In the early 80’s a game came out that changed our family get togethers forever. That game, in case you hadn’t guessed, was Trivial Pursuit. That famous trivia game, invented in Canada, set the stage for epic battles for years to come. While this is true of my family, I am sure it is no different for many other families out there. Who wouldn’t want to prove that they are smarter than their family members, friends, or anyone else hanging around.
I love the game, and have a decent enough memory to be mildly successful. I am not great at all categories–geography (the blue wedge) often eludes me. Of course, calling this category Geography vexes my sister to no end (when one’s major is geography, and nothing they studied ever appears on the cards, they have a credible point). I guess we all have our favourite categories. I prefer arts and lit. (the brown wedge)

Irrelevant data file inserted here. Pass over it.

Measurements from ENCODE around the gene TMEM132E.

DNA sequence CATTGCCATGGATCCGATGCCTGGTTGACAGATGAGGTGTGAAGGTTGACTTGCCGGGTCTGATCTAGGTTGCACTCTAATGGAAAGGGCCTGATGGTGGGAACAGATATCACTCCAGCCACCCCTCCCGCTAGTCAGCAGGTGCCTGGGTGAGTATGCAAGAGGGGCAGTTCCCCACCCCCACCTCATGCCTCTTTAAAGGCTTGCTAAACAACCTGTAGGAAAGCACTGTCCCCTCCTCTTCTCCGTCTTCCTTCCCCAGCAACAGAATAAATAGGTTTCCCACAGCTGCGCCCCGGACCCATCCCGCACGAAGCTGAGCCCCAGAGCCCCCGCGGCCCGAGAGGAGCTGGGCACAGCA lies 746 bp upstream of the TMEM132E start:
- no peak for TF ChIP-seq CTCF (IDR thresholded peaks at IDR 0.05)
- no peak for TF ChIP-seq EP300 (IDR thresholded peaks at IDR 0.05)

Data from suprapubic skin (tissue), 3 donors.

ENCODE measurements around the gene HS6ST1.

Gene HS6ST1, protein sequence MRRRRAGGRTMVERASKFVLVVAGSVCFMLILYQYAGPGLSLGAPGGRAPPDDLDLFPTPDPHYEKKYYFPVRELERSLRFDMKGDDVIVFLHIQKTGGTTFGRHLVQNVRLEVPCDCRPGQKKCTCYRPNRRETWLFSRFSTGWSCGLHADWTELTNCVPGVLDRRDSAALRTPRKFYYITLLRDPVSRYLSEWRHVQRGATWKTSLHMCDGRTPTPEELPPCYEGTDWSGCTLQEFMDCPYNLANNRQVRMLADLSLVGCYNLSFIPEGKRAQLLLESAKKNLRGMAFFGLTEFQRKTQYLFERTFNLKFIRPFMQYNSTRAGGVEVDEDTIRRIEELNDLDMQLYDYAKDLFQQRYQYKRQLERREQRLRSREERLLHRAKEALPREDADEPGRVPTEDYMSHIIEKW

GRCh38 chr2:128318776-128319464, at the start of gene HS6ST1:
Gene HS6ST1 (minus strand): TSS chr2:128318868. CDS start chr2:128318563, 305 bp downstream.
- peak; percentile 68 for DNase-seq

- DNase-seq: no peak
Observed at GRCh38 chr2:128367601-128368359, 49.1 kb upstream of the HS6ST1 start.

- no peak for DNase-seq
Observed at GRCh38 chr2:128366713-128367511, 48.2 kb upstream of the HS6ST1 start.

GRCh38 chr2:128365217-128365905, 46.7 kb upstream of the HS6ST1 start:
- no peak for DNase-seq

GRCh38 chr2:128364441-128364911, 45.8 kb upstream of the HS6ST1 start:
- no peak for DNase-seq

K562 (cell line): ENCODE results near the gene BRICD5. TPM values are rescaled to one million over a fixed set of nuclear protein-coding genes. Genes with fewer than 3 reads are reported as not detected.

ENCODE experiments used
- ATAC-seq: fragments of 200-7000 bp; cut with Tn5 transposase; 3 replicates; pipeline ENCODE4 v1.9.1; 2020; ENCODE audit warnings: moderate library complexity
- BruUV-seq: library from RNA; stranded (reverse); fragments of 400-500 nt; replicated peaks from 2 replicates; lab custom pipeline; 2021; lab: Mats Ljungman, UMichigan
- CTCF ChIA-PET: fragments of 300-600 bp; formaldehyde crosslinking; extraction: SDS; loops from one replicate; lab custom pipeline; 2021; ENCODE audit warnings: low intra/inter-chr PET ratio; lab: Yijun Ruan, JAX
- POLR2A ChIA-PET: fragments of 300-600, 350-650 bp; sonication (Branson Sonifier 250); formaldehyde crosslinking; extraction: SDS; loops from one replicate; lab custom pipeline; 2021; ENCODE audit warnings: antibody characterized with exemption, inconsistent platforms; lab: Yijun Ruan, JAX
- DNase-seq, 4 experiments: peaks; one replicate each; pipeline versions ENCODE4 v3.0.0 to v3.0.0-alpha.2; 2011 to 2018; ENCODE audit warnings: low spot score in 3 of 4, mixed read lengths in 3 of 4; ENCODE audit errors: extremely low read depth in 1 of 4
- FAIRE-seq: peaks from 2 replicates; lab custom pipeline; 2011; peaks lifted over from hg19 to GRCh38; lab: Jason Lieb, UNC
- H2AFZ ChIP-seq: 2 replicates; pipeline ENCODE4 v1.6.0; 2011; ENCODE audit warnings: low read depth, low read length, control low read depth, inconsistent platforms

There probably is an important strategy question. Should one go after their easiest wedge first, or should you tackle your most difficult one? I usually opt for my favourite first, hoping to get a lucky geography question.
My family has several (and by several I mean more than seven) versions of the game–and no, we do not have the Twilight Version–we do have the Friends version of SceneIt, but that’s another, often loud, story. I am better at the Baby Boomer and 80’s versions of the game. My father can’t stand either of them, so they don’t get played very often. This is obvious when you need to pull out the dust rag every time you want to play them.
The game is about answering trivia questions, rolling the dice, moving between “roll again” spaces endlessly until you have to answer questions that really matter. Of course the game is also filled with asides, inside jokes, family needling, and incredible digressions. Basically, it is a lot of fun.